[March 20, 2021] There is an old saying by John D. Rockefeller that good leadership shows average people how to do the work of superior people. He was right. Conversely, weak leaders are those that cannot get their mission accomplished. The result is hard times.
We’ve all witnessed this problem of weak leadership.
My first assignment as a new Army Second Lieutenant was in an Infantry Company that was the poorest performer of 23 companies in our Brigade. I was embarrassed and discouraged. My peers would chuckle when I came into the room and openly mock our company with senior officers present.
The company commander was a weak leader. He did not understand the basic principles of leadership, which he thought meant just giving orders. His method of ordering us to “get it done, now” was a problem I tried to help correct. My commander would hear nothing of it and admonished me for trying. Hard times!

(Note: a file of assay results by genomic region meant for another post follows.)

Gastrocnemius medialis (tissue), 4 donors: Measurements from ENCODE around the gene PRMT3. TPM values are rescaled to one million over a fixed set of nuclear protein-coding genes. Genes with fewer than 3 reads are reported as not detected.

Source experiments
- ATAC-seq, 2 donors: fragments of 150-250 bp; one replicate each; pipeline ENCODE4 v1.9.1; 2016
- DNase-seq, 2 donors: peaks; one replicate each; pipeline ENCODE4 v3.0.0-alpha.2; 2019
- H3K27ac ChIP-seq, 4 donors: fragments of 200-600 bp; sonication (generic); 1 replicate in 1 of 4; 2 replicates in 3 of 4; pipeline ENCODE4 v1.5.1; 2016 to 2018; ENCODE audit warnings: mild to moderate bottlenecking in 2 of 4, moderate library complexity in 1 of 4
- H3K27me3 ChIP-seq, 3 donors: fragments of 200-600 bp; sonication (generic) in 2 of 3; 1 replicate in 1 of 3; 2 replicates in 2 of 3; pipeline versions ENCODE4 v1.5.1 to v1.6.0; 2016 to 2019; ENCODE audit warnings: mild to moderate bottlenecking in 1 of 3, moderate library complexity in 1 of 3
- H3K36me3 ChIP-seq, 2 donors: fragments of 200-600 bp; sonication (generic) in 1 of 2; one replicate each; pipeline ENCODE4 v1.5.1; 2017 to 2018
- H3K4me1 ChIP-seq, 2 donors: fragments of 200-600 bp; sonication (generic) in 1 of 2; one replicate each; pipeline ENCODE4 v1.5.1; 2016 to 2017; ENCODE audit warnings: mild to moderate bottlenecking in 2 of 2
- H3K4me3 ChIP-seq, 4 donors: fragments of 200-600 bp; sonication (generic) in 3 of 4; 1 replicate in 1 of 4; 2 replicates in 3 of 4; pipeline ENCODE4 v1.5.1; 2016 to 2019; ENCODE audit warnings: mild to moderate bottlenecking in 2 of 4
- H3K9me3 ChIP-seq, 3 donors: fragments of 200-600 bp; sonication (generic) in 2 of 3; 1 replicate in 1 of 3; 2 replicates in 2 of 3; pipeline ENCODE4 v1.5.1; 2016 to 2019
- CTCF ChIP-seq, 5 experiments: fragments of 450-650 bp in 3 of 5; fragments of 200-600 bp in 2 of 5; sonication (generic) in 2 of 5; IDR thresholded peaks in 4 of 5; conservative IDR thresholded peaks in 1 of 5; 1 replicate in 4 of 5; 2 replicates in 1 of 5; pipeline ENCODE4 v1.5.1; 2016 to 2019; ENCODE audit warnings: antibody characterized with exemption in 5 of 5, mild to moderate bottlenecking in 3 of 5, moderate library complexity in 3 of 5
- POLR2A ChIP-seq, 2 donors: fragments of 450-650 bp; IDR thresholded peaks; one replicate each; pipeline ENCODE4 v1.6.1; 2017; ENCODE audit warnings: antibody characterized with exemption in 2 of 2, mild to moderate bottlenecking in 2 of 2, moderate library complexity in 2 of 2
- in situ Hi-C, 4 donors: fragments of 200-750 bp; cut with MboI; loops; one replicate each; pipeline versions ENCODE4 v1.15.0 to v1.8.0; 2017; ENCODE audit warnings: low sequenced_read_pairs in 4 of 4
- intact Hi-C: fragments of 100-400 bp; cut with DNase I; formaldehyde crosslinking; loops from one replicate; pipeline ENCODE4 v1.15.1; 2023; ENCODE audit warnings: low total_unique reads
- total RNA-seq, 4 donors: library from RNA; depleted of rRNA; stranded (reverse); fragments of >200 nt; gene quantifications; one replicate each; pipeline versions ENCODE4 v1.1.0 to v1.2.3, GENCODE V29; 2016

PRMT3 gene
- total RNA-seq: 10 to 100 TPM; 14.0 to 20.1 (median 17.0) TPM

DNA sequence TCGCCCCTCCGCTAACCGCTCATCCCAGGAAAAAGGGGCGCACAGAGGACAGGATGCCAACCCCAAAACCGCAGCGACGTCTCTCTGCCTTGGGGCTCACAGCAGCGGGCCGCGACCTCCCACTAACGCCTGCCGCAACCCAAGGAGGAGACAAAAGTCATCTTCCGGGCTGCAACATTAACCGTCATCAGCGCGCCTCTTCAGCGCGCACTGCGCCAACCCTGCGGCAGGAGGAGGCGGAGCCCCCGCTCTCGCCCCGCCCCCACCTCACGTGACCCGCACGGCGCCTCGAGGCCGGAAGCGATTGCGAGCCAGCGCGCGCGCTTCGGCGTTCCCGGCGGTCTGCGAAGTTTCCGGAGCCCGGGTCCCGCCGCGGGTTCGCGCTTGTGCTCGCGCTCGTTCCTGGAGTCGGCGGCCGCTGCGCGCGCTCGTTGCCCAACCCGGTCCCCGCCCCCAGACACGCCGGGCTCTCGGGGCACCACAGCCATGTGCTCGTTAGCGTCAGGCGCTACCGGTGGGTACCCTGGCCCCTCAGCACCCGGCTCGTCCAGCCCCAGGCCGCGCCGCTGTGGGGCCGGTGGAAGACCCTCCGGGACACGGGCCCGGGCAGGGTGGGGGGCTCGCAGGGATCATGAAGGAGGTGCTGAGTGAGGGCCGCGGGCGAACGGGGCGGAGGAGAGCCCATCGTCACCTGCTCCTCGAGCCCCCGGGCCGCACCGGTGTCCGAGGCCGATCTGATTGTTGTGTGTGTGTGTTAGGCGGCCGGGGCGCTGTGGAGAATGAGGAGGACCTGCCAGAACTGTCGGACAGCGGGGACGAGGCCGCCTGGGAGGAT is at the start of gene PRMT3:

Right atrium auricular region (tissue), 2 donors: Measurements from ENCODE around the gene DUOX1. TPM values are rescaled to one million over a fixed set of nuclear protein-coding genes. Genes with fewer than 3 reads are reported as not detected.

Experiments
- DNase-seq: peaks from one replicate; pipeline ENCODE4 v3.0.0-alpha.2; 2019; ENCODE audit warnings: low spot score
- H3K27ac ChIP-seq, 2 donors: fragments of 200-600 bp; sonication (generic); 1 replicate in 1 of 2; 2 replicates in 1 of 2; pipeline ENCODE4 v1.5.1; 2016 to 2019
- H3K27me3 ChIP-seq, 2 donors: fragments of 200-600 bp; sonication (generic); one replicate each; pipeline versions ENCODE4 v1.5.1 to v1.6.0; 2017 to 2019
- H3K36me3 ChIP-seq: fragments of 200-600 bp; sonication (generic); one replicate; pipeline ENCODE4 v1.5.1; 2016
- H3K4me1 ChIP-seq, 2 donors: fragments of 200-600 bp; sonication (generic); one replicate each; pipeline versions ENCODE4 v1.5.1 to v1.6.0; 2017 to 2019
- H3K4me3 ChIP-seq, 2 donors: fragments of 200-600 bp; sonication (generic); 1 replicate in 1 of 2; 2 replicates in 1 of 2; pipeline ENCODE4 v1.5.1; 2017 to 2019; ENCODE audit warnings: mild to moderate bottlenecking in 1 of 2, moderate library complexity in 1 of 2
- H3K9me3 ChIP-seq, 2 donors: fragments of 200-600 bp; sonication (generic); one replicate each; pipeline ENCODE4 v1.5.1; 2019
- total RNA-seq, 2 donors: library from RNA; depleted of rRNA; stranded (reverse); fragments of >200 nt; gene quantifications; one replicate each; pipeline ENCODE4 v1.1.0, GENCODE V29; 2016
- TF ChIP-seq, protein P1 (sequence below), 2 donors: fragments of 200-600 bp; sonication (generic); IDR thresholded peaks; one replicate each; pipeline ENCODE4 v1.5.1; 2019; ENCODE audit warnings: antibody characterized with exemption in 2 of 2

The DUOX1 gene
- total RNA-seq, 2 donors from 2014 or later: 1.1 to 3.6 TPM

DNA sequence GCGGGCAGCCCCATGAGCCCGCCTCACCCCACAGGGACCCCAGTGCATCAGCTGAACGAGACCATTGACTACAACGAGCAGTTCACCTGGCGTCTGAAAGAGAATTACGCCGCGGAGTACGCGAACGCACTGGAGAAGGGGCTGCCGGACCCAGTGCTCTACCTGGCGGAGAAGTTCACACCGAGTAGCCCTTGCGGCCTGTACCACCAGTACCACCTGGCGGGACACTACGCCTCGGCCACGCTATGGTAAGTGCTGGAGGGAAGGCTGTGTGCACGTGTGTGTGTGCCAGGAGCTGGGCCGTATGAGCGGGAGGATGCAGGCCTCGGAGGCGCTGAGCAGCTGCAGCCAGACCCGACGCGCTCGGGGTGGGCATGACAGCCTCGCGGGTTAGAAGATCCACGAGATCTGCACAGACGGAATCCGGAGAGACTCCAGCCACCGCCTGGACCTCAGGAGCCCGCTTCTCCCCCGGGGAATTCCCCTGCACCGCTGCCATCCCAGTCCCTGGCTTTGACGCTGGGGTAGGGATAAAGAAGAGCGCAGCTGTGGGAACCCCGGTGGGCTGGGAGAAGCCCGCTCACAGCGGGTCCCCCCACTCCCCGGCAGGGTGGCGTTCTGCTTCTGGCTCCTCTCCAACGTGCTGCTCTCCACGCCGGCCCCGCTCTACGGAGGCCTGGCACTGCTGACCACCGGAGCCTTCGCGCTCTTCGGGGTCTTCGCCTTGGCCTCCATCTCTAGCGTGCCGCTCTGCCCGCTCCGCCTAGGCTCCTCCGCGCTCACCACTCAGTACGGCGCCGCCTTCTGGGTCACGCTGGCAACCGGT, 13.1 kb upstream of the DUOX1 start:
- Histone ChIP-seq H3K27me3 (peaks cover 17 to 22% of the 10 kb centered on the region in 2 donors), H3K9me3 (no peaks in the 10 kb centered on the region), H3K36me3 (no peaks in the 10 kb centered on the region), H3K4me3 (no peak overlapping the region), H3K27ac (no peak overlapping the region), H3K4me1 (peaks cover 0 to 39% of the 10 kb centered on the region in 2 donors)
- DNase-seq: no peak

Fortunately, our unit never made it into combat. If we had, I feared terrible results. Two years later, I was honored to have an exceptional company commander who put things right. We were never again the dog of the Brigade
“Hard times create strong men, strong men create good times, good times create weak men, and weak men create hard times.” – G. Michael Hopf1
This is a common myth motif. The hero is at first weak and underdeveloped. Through a series of difficult adversaries, he develops strength and skill to bring good times to his community. The price for weakness will always be high.
Michael Hopf’s quote implies a good-bad-good cycle of humanity. I’m not sure this is true, but I know that poor leadership makes us pay. For example, a country with an authoritarian, brutal leader will lead his people to ruin. Human history is littered with examples from the 20th Century; Hitler’s Germany, Pol Pot’s Cambodia, and Idi Amin’s Uganda.
Weak leaders do, indeed, create hard times.
- The quote is from a post-apocalyptic novel called “Those Who Remain” by the author G. Michael Hopf.